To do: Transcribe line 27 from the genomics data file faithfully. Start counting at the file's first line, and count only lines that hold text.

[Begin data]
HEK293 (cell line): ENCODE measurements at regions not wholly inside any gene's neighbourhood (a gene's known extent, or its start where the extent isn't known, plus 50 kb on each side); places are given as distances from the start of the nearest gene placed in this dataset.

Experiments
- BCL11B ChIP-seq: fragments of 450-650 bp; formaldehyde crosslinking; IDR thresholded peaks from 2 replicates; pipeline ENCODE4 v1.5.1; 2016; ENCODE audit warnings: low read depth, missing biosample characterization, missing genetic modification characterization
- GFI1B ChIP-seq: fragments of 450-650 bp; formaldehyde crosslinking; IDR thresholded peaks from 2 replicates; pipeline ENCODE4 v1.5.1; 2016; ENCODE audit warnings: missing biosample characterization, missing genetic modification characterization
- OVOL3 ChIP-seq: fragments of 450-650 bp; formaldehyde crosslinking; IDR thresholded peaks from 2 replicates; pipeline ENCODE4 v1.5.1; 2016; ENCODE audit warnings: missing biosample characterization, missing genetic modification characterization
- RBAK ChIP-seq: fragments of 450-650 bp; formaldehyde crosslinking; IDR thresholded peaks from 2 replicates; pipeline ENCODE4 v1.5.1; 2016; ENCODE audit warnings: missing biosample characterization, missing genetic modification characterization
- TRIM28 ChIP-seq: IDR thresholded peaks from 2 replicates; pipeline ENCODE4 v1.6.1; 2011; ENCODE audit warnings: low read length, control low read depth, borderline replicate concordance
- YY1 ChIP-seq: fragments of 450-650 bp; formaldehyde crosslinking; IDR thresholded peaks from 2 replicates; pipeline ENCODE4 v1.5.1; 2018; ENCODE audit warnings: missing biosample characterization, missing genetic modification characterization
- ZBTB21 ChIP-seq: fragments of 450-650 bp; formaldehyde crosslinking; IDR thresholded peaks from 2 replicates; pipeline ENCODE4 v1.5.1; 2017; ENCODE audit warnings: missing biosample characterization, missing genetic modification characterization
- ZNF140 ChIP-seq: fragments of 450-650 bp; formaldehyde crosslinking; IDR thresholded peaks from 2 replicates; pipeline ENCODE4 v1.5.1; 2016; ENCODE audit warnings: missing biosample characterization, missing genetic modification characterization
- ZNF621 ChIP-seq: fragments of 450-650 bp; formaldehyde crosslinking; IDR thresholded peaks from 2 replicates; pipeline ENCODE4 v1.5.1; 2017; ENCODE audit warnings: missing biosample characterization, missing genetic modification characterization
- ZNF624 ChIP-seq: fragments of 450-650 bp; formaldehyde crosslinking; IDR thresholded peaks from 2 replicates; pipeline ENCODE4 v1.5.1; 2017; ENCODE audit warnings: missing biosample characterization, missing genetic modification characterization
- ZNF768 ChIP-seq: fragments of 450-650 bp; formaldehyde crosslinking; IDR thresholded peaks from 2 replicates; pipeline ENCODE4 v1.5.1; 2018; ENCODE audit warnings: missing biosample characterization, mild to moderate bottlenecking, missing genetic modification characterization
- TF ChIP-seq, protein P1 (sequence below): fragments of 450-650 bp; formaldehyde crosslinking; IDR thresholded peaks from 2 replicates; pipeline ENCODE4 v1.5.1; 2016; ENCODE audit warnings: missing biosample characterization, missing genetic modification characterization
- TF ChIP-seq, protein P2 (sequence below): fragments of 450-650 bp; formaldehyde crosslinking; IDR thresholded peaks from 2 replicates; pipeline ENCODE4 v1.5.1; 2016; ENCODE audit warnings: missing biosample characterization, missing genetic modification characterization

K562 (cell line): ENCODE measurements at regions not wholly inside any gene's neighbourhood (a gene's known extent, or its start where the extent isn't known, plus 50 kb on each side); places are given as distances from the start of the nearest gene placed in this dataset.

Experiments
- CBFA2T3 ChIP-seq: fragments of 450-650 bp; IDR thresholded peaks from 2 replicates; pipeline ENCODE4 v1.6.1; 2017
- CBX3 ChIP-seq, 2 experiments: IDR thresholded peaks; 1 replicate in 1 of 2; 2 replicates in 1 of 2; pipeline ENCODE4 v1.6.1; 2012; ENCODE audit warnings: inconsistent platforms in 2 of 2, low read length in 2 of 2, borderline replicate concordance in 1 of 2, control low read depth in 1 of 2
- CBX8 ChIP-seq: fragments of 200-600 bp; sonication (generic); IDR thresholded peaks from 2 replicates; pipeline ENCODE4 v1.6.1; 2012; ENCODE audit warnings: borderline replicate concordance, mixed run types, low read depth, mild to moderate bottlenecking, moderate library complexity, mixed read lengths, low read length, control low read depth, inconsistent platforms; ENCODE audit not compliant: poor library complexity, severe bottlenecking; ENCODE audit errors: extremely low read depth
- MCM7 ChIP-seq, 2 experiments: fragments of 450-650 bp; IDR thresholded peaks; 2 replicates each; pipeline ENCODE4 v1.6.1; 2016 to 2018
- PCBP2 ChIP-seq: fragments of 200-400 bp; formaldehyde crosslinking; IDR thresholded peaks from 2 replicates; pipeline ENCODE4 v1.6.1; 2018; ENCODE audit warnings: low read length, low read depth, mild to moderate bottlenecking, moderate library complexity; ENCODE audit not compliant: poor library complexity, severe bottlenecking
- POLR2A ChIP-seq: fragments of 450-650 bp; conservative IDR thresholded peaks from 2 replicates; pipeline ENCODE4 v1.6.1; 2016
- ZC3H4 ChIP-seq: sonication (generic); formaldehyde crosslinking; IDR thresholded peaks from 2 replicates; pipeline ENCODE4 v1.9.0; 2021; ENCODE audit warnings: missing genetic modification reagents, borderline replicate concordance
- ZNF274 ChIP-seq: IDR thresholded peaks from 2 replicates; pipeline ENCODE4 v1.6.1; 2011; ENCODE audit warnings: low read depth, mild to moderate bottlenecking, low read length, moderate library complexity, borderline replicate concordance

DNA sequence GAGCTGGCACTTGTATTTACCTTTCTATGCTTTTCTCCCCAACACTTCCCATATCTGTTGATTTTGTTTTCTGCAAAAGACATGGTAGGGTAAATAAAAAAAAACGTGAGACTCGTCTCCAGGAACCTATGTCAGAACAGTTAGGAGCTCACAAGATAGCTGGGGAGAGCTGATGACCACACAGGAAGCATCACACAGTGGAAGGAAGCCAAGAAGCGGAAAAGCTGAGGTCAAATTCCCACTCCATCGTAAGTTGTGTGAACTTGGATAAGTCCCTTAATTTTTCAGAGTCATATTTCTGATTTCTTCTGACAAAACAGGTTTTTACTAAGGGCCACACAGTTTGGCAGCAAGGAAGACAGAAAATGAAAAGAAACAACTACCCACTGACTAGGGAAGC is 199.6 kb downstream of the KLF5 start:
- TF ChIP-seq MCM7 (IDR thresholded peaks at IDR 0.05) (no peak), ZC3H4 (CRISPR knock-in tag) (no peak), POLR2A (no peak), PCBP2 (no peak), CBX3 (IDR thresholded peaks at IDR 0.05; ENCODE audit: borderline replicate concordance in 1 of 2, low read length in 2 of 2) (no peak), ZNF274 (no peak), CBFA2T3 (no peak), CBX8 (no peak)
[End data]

- TF ChIP-seq MCM7 (IDR thresholded peaks at IDR 0.05) (no peak), ZC3H4 (CRISPR knock-in tag) (no peak), POLR2A (no peak), PCBP2 (no peak), CBX3 (IDR thresholded peaks at IDR 0.05; ENCODE audit: borderline replicate concordance in 1 of 2, low read length in 2 of 2) (no peak), ZNF274 (no peak), CBFA2T3 (no peak), CBX8 (no peak)